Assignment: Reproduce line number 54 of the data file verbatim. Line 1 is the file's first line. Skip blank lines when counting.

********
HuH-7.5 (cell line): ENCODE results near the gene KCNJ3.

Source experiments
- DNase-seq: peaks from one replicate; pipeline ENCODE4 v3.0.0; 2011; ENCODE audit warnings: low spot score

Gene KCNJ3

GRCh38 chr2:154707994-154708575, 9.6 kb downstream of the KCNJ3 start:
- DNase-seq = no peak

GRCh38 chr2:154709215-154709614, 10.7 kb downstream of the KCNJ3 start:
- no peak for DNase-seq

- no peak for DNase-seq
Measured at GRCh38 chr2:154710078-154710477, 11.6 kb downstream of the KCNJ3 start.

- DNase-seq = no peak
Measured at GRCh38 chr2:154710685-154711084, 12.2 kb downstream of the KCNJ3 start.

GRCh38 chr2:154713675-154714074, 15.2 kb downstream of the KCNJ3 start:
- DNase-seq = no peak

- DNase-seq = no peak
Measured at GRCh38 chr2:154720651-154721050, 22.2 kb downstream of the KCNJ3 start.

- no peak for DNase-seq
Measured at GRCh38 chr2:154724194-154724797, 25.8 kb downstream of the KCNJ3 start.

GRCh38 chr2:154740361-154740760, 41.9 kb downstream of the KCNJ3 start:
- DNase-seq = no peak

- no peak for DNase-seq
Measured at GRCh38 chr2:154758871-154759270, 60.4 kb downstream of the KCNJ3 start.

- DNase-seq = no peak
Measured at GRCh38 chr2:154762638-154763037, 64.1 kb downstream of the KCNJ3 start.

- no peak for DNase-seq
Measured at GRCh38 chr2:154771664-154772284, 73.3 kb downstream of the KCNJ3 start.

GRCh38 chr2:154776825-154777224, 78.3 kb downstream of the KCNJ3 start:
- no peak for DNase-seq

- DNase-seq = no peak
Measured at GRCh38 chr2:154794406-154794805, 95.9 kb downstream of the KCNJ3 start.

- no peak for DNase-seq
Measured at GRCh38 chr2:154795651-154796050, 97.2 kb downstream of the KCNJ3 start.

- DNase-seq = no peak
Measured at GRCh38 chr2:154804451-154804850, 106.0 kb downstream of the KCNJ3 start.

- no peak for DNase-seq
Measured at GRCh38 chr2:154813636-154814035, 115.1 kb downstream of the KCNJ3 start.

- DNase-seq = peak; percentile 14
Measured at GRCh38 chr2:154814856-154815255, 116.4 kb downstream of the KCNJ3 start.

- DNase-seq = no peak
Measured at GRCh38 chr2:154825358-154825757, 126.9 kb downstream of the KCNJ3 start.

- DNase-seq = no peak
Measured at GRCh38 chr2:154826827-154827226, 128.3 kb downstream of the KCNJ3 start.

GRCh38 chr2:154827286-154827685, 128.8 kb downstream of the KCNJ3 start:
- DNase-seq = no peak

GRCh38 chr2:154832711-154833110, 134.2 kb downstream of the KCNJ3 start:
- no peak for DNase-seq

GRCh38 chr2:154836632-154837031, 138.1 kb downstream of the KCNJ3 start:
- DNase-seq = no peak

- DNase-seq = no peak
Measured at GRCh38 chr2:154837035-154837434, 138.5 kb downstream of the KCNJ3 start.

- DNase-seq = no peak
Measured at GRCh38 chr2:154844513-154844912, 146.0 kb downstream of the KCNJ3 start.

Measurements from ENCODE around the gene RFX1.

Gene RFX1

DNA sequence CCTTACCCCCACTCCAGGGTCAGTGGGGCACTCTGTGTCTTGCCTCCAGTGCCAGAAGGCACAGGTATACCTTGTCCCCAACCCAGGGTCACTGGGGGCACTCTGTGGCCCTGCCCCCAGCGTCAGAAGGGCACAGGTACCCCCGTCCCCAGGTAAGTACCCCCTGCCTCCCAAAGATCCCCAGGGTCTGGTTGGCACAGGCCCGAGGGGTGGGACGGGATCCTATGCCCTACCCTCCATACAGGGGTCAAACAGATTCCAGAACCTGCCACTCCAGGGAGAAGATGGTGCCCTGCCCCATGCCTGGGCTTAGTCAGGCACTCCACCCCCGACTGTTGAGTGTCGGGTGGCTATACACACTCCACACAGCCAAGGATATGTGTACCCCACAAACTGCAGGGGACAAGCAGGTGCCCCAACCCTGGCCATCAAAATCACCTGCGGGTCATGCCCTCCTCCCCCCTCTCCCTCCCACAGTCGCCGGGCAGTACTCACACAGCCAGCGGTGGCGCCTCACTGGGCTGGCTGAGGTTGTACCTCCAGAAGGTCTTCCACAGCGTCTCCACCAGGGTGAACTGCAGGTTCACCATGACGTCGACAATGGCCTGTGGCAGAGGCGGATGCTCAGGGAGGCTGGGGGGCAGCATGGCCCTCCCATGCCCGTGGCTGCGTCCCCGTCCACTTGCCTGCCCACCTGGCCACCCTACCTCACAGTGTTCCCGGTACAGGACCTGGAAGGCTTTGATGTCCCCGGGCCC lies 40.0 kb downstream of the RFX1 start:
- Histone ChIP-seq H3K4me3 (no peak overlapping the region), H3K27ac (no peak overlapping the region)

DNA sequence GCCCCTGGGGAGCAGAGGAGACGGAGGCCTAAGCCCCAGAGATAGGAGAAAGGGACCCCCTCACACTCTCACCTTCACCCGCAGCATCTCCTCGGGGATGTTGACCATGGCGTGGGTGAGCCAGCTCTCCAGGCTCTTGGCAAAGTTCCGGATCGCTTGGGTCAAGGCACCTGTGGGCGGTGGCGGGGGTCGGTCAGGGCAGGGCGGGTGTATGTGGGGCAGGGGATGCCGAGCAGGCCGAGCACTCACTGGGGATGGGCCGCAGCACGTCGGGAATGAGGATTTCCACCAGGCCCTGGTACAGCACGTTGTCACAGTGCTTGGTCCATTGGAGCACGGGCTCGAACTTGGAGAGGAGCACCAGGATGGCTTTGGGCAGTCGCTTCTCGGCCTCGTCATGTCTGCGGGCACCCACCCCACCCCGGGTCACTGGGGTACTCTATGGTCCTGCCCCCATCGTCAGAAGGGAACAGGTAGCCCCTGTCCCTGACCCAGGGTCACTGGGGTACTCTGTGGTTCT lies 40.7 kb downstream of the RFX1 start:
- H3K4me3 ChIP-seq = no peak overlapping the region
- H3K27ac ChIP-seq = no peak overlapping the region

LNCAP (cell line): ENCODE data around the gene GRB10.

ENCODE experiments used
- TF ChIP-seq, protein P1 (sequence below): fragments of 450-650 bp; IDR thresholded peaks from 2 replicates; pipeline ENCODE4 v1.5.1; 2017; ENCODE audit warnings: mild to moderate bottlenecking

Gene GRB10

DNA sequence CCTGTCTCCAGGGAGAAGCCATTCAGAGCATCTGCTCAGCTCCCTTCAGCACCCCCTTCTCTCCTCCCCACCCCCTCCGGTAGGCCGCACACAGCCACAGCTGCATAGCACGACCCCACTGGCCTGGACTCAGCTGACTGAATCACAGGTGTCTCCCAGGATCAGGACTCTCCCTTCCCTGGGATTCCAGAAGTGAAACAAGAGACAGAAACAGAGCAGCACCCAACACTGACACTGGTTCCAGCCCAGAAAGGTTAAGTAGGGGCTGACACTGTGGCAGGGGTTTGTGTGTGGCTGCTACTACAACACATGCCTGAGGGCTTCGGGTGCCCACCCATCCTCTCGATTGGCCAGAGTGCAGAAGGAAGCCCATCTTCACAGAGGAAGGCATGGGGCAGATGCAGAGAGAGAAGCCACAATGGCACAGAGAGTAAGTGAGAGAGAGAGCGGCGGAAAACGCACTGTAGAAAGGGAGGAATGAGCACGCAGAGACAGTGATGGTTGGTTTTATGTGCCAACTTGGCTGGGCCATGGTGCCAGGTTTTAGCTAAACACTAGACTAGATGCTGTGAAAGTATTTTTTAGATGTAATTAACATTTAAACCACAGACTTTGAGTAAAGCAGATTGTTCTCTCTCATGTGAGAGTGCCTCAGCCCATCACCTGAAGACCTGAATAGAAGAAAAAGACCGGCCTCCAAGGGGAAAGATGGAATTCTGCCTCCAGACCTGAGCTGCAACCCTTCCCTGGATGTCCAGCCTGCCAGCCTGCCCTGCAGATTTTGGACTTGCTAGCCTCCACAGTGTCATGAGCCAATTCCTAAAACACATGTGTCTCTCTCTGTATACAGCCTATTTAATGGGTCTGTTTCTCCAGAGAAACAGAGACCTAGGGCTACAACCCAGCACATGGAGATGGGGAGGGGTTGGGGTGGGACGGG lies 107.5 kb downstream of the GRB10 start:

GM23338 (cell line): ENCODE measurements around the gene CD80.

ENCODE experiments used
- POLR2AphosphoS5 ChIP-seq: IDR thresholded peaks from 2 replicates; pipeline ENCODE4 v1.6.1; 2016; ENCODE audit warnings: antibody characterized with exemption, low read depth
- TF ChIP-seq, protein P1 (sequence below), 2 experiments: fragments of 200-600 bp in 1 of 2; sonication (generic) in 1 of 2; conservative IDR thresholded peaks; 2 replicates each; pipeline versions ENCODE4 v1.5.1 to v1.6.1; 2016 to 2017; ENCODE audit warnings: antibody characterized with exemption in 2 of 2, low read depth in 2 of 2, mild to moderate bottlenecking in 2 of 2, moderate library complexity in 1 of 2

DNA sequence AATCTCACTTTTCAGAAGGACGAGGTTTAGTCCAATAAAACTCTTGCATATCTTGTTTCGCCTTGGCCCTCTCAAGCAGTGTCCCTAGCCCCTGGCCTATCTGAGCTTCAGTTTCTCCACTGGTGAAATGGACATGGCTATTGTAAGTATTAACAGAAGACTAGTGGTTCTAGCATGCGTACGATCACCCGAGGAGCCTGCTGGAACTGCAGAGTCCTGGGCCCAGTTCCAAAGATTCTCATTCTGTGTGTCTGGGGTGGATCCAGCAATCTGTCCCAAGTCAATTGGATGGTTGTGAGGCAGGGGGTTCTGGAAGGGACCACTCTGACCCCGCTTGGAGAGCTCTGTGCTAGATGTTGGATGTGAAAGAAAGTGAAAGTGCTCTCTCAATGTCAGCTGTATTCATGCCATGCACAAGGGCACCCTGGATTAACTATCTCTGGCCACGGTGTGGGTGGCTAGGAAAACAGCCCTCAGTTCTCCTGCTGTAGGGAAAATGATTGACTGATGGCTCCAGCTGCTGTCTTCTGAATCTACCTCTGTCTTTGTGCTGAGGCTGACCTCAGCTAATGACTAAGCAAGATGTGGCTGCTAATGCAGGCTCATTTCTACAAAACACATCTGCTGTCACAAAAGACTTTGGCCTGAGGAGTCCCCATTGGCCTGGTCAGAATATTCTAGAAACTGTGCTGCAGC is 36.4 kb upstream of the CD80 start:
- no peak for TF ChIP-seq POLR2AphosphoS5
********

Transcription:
Gene RFX1